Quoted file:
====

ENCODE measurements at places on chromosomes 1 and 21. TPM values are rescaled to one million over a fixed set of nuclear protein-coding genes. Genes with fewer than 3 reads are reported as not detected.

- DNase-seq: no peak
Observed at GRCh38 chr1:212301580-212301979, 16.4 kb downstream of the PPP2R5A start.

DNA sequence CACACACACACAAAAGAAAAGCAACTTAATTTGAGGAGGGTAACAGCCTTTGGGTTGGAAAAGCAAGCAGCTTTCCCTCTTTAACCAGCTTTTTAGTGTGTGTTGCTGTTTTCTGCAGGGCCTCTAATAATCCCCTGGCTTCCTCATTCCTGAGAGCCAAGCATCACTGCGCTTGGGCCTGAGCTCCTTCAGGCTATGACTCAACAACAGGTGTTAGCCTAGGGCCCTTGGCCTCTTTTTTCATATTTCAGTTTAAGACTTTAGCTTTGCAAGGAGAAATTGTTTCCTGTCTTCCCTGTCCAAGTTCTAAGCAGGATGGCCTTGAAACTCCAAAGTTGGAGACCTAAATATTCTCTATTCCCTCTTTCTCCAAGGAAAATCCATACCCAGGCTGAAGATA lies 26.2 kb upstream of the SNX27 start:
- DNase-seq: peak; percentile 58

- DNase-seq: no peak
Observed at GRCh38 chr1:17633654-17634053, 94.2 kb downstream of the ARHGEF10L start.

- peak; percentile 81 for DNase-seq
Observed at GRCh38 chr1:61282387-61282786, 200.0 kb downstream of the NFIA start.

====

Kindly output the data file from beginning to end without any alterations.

ENCODE measurements at places on chromosomes 1 and 21. TPM values are rescaled to one million over a fixed set of nuclear protein-coding genes. Genes with fewer than 3 reads are reported as not detected.

- DNase-seq: no peak
Observed at GRCh38 chr1:212301580-212301979, 16.4 kb downstream of the PPP2R5A start.

DNA sequence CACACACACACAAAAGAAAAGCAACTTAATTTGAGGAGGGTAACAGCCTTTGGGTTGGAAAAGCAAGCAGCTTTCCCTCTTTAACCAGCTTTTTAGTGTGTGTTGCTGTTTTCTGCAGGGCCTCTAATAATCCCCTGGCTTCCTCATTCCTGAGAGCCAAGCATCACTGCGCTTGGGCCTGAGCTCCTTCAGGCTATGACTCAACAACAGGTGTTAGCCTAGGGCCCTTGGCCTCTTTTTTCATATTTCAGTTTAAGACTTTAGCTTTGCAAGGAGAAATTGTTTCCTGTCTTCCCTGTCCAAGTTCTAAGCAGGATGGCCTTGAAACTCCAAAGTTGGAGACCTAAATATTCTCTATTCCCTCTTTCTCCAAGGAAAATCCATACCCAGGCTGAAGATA lies 26.2 kb upstream of the SNX27 start:
- DNase-seq: peak; percentile 58

- DNase-seq: no peak
Observed at GRCh38 chr1:17633654-17634053, 94.2 kb downstream of the ARHGEF10L start.

- peak; percentile 81 for DNase-seq
Observed at GRCh38 chr1:61282387-61282786, 200.0 kb downstream of the NFIA start.